• Jesus took care of His mom (John 19:25-27)
  • Jesus forgave (Luke 23:36)

Jesus loved. Scripture is seeped in His love. And when the time came for the Greatest Act of Love, when Jesus sacrificed His life on the cross, His disciples could believe and we can believe it now because every moment of His life was a testament to His amazing love for us.

The cross is the proof of a lifetime and eternity of God’s love. In a similar way, Valentine’s Day shouldn’t be just a one-shot love deal. Today, let’s celebrate the culmination of the 365 days before, and the promise of future days, full of loving in the little.

The Cross in Christmas

Our Christmas season has taken us through incredibly busy weeks, school programs and parties, dance rehearsals and recitals, and church commitments.

But, none of those scheduled appointments makes Christmas, well, Christmas.

As we’ve worked through our annual Christmas Countdown using The Family Book of Advent, one devotion last week brought Christmas into perspective for me in the midst of balancing expectations, making it on time to the next event and struggling with exhaustion.

After Jesus was born in Bethlehem of Judea in the days of King Herod, wise men from the east arrived unexpectedly in Jerusalem, saying, “Where is He who has been born King of the Jews? For we saw His star in the east and have come to worship Him.”

– Matthew 2:1-2

This passage of Scripture resonates deeply with me. The wise men recognized a King had been born. They saw His star, in the midst of their important lives, and stopped everything. They decided to leave what they knew to find this King, setting aside their doubts and their fears, and putting their faith into action. For them, worshiping Jesus was worth the sacrifice, worth the journey.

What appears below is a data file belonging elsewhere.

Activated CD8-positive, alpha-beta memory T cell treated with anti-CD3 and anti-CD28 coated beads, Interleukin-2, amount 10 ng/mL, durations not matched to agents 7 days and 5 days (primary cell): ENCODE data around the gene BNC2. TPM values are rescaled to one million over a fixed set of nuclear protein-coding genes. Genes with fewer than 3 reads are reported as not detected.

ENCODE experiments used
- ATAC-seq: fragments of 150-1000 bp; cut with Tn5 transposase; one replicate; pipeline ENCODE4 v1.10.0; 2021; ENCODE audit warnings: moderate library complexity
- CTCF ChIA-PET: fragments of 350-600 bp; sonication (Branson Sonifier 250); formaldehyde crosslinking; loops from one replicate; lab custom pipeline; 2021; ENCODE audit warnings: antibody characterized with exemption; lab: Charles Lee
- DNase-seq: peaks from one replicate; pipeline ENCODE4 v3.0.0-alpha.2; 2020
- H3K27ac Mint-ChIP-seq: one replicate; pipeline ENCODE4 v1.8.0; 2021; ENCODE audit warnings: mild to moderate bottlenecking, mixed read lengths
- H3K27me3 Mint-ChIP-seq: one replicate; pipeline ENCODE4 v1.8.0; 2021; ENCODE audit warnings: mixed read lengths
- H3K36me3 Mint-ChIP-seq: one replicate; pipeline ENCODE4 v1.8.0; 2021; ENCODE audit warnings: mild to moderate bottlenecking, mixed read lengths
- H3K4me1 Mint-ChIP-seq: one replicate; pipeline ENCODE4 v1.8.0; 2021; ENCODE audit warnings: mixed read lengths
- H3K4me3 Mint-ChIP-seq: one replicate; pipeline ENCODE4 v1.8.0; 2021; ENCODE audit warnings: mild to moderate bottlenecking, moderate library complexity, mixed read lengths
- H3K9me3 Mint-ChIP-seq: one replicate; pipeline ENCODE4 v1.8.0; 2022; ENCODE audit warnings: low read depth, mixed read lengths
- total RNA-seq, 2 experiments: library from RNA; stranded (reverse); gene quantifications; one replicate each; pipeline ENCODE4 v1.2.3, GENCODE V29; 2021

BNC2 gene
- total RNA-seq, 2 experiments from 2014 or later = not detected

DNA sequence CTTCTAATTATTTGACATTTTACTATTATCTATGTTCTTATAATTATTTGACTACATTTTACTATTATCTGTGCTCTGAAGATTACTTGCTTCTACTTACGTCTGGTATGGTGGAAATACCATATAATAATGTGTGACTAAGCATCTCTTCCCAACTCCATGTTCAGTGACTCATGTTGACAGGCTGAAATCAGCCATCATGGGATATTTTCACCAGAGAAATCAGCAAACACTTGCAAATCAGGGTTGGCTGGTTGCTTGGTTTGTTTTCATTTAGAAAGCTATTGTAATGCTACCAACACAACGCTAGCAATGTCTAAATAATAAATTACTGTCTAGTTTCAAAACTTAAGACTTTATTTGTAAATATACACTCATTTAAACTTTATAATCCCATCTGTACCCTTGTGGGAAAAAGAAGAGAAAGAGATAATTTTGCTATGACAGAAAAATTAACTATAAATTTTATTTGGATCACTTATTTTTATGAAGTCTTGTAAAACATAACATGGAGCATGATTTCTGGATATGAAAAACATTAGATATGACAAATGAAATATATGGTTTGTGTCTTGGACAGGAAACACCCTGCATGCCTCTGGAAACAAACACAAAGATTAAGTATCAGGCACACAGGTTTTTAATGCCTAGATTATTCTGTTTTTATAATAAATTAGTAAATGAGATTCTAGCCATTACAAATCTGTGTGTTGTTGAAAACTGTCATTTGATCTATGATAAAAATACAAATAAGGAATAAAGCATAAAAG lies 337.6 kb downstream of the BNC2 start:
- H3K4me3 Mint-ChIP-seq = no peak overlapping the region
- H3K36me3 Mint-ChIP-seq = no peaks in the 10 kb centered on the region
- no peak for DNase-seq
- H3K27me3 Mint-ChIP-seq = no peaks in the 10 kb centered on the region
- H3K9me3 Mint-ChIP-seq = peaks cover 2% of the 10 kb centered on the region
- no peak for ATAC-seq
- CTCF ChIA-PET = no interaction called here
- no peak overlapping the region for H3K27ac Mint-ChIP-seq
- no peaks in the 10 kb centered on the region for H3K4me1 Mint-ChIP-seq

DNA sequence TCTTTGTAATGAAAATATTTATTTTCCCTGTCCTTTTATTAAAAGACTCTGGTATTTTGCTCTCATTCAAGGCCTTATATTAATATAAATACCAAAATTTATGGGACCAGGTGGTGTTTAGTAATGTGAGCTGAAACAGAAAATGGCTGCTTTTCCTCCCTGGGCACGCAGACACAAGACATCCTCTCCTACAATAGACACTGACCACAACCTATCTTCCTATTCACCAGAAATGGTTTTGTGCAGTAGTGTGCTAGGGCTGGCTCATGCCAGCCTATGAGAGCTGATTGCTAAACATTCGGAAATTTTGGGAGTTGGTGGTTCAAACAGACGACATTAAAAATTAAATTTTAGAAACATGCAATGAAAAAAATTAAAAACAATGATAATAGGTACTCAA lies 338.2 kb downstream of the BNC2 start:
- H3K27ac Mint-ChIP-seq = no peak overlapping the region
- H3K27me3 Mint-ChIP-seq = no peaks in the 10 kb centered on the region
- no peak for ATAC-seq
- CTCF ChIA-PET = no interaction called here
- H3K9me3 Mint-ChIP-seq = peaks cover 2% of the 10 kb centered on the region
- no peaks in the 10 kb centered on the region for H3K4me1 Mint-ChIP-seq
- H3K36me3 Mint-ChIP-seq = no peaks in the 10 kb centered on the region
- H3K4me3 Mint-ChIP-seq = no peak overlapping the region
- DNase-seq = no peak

Our glowstick path through the living room

Our glowstick path through the living room

The kids and I considered what we knew about the wise men, their commitment to seeing the King personally and how they gave Him their hearts and treasure in worship. We broke into a few tubes of glowsticks, and made paths through the house for each other, with Jesus figurines from our Nativity sets and the end of the line. Each child made a path for their sibling to follow, just like the wise men looked to the star to find the newborn King.

A few captured moments from our glowstick Nativity adventures

A few captured moments from our glowstick Nativity adventures

Then, we combined all our glowsticks to make a path through the entire living room to the manger of our largest Nativity set. What ended up happening drew us to the Cross in Christmas.

Glowstick after glowstick was laid, and a path was drawn from the stable to the Christmas tree on the opposite side of the room. When the wise men gave Jesus their treasures, they offered gifts to honor who He was and to prepare Him for the journey that lay ahead. Gold testified that He was King, and frankincense that He was Priest and would mediate between God and man. That way would be made through the message of the myrrh, an oil used for embalming, foreshadowing the death necessary for my redemption, and yours.

The glowsticks in the living room marked the way from the manger to the cross, symbolized in the Christmas tree.

Christmas has no meaning without the cross. It’s why He came. God was made flesh to be lifted high, for nails to pierce His hands and feet. The baby in the stable would be the One to purchase my salvation.

The cross is what makes Christmas, Christmas.